Guidelines for the Gumpo Azalea
Emerging as one of the more popular landscaping plants, the gumpo azalea offers all season visual display for gardens in growing zones 4 through 9. Fortunately, this dwarf variety excels as a container plant as well so that gardeners in other zones are able to enjoy their year round beauty as well.
Members of the rhododendron family, azaleas are great shrubs that can be grown in the type of conditions that many other shrubs find inhabitable. Many species are classified as evergreens, while others are deciduous. All of them offer bright splashes of color in the spring. Azaleas in general are specific in their ideal growing conditions; preferring acidic soil in shady to partly shady locations. When choosing an azalea variety, it is important to note its USDA growing zone, as there are different species that do well in diverse zones. Most do best in USDA zones 5 through 9, but there are a few that are hardy to Zone 4.
Many of the azalea species bring their brilliant colors into view in the early spring, offering relief from the still drab landscape around them. Blossoms last only a few days at their optimal color, beginning to fade and disappear in the days following. For this reason, many fans of this flowering bush have learned that planting later blooming varieties of the plant along with the early bloomers provides longer lasting color in the shadier areas of their yard.
The gumpo azalea
Those who live in USDA growing zones 6 through 9 will find that one of the loveliest of late spring bloomers is the gumpo azalea. A member of the evergreen varieties of azaleas, the gumpo exhibits the common preference for temperate climates, although they are hardy to temperatures down to 5 below. The shrub is a slow growing variety that achieves a relatively small maturity size of approximately 2 feet in height. An attractive rounded growth habit can spread to 3 feet in diameter.
Even those who have small yards can enjoy growing the gumpo, as it does very well as a container plant. Its hardy nature enables it to be grown in a variety of conditions, including seacoast locations. As with all members of the azalea family, an acidic soil of between 5.5 and 6.0 pH is required for the plant to flourish. To help maintain this acidity, it is beneficial to mulch chopped pine needles into the soil around the bush.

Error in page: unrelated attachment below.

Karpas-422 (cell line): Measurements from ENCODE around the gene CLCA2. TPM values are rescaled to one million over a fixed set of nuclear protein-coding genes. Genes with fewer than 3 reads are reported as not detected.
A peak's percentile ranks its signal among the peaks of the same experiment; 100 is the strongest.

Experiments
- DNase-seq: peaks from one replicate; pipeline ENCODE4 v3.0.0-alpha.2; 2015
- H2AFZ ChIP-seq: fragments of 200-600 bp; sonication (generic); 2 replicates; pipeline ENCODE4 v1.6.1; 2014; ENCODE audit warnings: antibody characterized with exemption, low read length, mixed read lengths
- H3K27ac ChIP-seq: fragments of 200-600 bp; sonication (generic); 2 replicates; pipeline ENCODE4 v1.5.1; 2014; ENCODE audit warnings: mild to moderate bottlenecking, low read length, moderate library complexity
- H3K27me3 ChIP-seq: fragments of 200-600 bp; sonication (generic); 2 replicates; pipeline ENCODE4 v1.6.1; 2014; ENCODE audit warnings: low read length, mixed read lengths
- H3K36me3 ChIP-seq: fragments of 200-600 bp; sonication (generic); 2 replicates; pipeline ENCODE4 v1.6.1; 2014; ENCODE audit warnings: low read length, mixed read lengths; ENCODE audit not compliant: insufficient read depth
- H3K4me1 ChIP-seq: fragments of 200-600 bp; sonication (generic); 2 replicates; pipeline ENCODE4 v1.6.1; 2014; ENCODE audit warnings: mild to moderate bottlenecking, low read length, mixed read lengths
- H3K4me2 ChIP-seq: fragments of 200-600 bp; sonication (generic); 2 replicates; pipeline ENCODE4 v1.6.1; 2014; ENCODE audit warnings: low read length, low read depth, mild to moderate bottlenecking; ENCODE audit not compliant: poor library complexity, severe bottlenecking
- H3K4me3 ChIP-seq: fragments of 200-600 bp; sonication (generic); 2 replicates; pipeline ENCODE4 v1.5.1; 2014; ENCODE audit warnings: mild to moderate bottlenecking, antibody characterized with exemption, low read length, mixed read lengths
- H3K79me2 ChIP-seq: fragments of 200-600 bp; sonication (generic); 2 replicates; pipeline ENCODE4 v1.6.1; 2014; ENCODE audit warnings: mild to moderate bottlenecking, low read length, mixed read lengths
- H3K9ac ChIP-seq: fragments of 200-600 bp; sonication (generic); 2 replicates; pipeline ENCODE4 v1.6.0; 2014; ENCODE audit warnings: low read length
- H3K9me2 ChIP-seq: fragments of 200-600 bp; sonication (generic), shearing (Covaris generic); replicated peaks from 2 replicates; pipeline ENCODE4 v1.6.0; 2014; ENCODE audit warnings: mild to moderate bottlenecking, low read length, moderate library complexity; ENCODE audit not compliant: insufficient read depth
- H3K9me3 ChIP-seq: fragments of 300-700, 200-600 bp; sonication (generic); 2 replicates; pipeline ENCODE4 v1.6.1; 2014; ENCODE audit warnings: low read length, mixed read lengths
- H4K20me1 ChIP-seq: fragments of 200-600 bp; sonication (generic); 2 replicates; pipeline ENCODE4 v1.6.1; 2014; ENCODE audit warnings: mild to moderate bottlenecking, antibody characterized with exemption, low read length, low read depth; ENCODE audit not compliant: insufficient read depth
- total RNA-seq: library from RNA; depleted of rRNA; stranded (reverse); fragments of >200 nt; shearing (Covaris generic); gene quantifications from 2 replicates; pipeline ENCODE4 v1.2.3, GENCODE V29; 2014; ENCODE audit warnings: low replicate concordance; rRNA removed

The evergreen foliage of this azalea makes it an all season plant; providing beauty in the form of dark green leaves that stand out against the bright whiteness of winter. The gumpo discards spent leaves twice each year as new foliage emerges, but at an intermittent basis so that the shrub is always densely covered with the attractive tiny, teardrop shaped leaves. The gumpo is part of the Satsuki group in the azalea family; Satsuki means “fifth month” in Japanese according to the old lunar calendar which indicates the bloom time of this shrub. Since many azalea blooms have faded and disappeared by June, the appearance of the gumpo blooms is much welcomed. Available in brilliant white, delicate pink or vibrant red, the blossoms literally blanket the surface of this flowering bush in ruffled splendor. Their beauty is fleeting, sadly; azalea flowers fade and drop off within a few days.
Care of the gumpo azalea is easy enough for any beginner to handle. In the first season after planting, ensure the plant receives adequate moisture in order for the root system to develop. Providing a good layer of mulch around the plant will keep the roots cool as well as retain moisture. Pruning is not usually necessary; however, if desired be sure to prune in the spring immediately after flowering.
Azaleas have long been favored plants for landscaping, capable of thriving in conditions where most other plants fail. The year round appeal of the gumpo makes it a very popular landscaping shrub indeed.